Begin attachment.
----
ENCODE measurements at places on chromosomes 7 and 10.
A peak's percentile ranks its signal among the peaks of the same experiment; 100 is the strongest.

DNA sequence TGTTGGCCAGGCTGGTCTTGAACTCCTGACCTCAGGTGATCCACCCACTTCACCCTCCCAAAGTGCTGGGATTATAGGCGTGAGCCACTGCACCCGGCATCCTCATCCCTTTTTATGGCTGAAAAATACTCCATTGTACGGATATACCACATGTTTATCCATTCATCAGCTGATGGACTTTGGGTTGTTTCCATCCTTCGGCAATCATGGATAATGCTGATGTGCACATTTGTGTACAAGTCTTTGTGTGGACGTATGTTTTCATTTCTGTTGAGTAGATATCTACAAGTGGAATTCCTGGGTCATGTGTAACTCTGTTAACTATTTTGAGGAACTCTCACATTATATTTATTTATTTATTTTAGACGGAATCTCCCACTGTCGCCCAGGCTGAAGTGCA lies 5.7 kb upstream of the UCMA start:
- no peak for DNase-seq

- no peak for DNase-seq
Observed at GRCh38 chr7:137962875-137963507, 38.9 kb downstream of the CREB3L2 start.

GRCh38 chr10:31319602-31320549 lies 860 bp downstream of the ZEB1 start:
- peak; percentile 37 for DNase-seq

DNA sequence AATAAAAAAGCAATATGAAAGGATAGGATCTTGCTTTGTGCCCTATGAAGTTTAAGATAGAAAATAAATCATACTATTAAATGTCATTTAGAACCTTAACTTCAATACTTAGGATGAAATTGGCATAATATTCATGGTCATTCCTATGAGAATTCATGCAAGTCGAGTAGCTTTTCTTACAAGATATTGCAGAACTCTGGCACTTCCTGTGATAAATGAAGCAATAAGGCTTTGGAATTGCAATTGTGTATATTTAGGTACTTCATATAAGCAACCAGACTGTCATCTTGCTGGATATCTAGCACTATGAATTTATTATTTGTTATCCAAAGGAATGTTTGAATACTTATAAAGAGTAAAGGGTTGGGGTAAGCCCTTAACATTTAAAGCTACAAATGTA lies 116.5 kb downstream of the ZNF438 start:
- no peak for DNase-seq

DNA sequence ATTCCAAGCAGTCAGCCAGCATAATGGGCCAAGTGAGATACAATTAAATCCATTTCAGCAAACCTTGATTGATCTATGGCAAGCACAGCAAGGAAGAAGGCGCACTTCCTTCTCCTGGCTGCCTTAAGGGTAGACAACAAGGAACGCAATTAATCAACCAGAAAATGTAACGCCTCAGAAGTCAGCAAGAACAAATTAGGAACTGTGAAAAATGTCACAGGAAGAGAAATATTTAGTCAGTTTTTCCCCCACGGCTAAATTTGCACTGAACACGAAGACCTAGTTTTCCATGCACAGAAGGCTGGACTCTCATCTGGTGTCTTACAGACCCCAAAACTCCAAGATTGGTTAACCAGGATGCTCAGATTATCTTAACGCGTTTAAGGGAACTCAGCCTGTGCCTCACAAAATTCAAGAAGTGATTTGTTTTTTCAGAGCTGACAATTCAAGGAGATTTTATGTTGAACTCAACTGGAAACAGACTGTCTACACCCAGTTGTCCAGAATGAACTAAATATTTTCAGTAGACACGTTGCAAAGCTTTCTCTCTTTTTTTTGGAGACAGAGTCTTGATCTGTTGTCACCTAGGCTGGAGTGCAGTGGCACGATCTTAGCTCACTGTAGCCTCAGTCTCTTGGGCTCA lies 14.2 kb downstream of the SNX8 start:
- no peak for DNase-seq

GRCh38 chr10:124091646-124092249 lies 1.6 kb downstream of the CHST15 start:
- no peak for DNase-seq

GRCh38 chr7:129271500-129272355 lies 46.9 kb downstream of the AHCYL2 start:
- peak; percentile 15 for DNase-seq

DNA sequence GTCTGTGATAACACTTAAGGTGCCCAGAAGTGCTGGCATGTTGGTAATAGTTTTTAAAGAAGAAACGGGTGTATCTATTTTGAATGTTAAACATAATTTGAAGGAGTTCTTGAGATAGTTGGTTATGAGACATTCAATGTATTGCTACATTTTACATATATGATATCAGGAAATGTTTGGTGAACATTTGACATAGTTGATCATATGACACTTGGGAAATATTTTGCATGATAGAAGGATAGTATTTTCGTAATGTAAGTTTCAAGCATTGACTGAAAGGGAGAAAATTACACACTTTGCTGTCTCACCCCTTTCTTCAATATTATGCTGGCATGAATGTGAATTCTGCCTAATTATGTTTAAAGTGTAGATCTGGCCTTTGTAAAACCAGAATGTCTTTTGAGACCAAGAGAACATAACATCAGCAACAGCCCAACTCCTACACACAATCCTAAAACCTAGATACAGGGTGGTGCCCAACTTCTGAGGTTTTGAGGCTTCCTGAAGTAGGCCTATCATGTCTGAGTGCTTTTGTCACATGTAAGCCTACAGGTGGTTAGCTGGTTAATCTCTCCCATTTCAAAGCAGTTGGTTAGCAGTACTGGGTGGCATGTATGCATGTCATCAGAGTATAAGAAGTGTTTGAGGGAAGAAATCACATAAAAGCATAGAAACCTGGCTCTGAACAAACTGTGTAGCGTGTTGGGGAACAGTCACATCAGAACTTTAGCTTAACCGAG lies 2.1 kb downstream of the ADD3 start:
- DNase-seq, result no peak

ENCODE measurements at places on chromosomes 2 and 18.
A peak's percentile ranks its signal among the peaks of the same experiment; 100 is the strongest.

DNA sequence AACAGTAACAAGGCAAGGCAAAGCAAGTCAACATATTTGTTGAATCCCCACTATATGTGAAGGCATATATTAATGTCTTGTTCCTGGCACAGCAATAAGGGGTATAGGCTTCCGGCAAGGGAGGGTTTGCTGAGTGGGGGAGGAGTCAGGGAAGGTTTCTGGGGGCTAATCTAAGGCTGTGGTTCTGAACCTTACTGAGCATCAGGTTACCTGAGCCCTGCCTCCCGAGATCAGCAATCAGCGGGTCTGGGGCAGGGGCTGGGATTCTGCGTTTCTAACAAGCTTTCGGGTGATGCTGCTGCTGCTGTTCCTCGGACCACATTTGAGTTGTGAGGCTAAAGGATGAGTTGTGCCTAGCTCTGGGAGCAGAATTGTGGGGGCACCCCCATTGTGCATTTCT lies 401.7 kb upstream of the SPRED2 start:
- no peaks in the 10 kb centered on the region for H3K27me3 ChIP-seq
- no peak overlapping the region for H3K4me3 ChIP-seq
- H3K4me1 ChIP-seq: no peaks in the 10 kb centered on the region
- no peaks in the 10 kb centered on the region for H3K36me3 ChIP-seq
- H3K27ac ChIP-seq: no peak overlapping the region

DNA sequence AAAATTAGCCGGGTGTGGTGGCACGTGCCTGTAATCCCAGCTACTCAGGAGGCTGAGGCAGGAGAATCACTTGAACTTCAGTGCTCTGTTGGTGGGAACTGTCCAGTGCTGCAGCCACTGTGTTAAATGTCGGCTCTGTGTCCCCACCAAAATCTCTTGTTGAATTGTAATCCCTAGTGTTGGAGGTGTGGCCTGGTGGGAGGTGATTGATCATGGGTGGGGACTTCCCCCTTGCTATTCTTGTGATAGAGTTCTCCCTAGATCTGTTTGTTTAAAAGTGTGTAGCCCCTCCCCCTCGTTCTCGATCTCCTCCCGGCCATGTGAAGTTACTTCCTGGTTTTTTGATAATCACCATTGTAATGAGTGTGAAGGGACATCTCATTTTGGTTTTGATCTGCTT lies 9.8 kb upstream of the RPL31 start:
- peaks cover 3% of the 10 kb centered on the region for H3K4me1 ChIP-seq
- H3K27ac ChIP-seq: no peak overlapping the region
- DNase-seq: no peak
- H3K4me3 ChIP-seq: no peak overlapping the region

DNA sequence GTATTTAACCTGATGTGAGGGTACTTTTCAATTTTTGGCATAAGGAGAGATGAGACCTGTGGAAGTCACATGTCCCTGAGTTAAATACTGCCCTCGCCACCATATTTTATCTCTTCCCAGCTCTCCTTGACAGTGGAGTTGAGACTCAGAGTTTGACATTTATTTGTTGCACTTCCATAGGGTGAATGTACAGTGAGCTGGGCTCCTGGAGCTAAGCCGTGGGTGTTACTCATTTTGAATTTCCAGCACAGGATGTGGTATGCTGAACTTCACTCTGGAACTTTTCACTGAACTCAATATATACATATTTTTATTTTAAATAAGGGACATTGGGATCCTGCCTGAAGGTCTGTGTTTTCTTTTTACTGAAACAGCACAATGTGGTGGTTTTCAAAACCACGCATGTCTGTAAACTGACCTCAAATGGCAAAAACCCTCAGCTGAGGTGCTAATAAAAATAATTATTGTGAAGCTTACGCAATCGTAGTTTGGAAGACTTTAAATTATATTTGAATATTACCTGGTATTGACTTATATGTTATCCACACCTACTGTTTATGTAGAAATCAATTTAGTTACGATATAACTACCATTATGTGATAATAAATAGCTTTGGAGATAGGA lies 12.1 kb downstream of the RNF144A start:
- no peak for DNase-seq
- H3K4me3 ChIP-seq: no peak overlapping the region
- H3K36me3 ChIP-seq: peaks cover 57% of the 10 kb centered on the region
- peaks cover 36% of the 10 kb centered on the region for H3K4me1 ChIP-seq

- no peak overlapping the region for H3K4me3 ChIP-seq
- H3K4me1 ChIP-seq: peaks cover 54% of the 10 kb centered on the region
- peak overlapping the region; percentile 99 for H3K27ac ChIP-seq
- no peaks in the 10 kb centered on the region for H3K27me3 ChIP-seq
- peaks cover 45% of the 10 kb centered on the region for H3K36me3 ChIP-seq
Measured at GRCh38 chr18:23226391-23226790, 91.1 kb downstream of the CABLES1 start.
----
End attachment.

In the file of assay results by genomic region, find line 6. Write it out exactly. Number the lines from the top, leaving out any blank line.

Observed at GRCh38 chr7:137962875-137963507, 38.9 kb downstream of the CREB3L2 start.